Who, What, Why: Annenberg Doctoral Student Ava Irysa Kikut
Kikut worked with high school students and Penn undergrads to develop media messages that speak to the health needs and inequalities pertinent to adolescent Philadelphians.
Ava Irysa Kikut is biking home, back to the apartment she shares with her fiancé and a young shaggy-haired, black and brown dog. It’s quiet, her vision tunneled and focused by speed and the wind whipping past her, and in the quiet she’s thinking about the class she just taught on public health and messaging. “We’re bouncing off ideas. Things are clicking. Ideas are coming out that I would never have thought of. I’m being challenged.” This is Kikut’s vision of joy—along with her motivation.
Kikut, originally from Burlington, Vermont, is pursuing her doctorate from the Annenberg School for Communication. Despite being an introvert, she processes ideas through interactions with other people, with brainstorming and discussion. “It’s really important to me to understand how other people are feeling and processing the world,” she says. “My mom would say that I’ve been communicating since I came out of the womb.”
Kikut is interested in how youth-driven health campaigns can positively affect outcomes and lessen inequities. She’s wrapping up her Provost's Graduate Academic Engagement Fellowship at the Netter Center, where she designed and taught an Academically Based Community Service course called Youth Driven Health Campaigns. Through this course, Penn students collaborated with high school students hired through the Netter Center’s University Assisted Community School sports internship programs at Sayre and West Philadelphia high schools.
The goal: to develop media messages that speak to the health needs and inequalities pertinent to adolescent Philadelphians. She used a process called Youth Participatory Action Research, which facilitates partnerships between youth and adult researchers in creating solutions for issues in their own communities. Students tapped into social media trends to communicate messages around topics like mental health and vaccination.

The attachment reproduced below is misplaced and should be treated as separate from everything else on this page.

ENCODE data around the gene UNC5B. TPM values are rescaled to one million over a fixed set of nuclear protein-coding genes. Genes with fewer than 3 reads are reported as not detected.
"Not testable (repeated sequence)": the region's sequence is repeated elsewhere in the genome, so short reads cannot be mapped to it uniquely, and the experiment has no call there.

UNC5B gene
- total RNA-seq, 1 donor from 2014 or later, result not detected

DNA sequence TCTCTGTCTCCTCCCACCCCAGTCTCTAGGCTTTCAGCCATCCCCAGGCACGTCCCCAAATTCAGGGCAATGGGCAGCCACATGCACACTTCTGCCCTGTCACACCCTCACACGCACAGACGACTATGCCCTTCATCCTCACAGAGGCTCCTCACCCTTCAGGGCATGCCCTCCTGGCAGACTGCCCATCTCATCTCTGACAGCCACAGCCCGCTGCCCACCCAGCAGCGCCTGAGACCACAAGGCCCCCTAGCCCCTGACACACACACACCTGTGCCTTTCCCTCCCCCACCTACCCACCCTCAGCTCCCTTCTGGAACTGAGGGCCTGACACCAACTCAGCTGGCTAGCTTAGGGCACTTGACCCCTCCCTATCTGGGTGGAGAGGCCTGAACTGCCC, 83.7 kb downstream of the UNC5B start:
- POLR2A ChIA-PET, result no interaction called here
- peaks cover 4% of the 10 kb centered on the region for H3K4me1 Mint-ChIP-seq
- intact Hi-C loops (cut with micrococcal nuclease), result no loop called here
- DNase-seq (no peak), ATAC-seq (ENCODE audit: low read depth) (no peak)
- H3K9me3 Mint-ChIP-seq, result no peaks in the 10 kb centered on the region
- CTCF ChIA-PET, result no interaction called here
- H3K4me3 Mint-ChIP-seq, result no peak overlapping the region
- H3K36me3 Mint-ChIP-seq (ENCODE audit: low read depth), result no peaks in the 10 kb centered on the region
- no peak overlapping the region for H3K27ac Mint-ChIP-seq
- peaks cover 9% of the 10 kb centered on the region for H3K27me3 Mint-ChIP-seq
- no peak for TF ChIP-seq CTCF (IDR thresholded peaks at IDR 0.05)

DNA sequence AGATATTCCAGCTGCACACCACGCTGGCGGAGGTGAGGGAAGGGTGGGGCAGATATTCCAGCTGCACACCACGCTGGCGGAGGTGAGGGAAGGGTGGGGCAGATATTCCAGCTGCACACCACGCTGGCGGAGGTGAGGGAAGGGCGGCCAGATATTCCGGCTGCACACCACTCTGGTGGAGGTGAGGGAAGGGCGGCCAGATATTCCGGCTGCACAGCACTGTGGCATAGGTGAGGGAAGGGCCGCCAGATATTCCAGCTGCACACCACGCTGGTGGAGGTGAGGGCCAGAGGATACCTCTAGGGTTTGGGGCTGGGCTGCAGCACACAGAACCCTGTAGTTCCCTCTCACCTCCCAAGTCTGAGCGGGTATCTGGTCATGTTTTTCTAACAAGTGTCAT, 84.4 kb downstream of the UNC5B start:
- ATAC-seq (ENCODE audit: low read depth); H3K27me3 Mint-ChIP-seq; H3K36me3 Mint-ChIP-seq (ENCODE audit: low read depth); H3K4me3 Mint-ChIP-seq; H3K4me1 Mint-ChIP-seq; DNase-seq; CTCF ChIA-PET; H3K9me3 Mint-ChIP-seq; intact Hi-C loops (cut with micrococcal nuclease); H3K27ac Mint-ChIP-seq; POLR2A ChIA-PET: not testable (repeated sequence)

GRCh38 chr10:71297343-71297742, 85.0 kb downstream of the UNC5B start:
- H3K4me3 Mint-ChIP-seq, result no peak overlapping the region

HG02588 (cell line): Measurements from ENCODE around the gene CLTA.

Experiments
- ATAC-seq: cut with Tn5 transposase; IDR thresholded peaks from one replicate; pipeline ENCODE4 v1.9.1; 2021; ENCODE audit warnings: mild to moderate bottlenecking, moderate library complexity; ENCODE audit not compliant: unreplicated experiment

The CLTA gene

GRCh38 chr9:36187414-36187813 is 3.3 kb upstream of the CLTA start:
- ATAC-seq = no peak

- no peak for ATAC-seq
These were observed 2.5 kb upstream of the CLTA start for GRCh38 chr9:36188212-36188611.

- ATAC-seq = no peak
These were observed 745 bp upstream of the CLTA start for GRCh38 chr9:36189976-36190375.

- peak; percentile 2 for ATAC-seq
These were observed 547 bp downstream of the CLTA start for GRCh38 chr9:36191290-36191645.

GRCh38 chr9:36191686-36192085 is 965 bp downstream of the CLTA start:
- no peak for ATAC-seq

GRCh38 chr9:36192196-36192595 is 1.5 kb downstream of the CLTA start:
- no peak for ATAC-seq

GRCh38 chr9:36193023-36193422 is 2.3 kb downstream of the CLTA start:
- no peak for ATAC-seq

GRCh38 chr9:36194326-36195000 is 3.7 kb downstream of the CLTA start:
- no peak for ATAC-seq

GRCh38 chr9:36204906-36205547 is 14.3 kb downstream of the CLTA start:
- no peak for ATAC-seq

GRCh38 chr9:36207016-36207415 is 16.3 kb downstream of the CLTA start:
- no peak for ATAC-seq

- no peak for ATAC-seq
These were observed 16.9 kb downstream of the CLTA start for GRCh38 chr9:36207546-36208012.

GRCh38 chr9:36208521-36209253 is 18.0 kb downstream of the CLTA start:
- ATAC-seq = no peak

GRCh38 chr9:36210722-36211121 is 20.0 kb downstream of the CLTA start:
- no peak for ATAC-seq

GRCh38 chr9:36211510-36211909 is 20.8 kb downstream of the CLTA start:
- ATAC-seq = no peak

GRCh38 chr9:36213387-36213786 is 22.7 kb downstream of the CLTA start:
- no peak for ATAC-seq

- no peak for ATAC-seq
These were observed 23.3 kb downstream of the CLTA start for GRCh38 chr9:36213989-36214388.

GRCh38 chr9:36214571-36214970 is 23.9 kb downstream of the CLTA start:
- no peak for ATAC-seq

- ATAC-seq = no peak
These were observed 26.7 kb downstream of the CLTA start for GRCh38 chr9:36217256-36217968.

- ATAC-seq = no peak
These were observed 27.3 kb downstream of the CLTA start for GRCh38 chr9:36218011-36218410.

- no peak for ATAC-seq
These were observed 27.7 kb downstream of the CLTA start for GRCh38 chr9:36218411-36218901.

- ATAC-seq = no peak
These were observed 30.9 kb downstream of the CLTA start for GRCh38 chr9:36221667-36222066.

What happens when young people take an active role in improving community heath? And what might adults learn? In teaching, Kikut found that connection was paramount. It’s important to create space for students to interact with one another, to talk with them and ask them what they think plus “create space for students to generate something that has impact,” she says.
“We’re living through a time where a lot is being asked of young people,” says Kikut. COVID-19 severely impacted the mental health of adolescents, a study in JAMA Pediatrics shows. It’s hard to go through the transition between childhood and adulthood in isolation. On top of that, adolescents are consuming media that overlaps with serious issues and experiences like violence, disease, death, Kikut says.
In such a world, it can be hard to feel that anything matters. “To engage students in a classroom setting, the connection between the work that we’re doing and real-world impact is really essential,” Kikut says. She’s tried different methods, but it came down to this: When students “felt that what they were doing mattered and what they were learning could be applied to make the world better, that was when I saw the highest engagement.”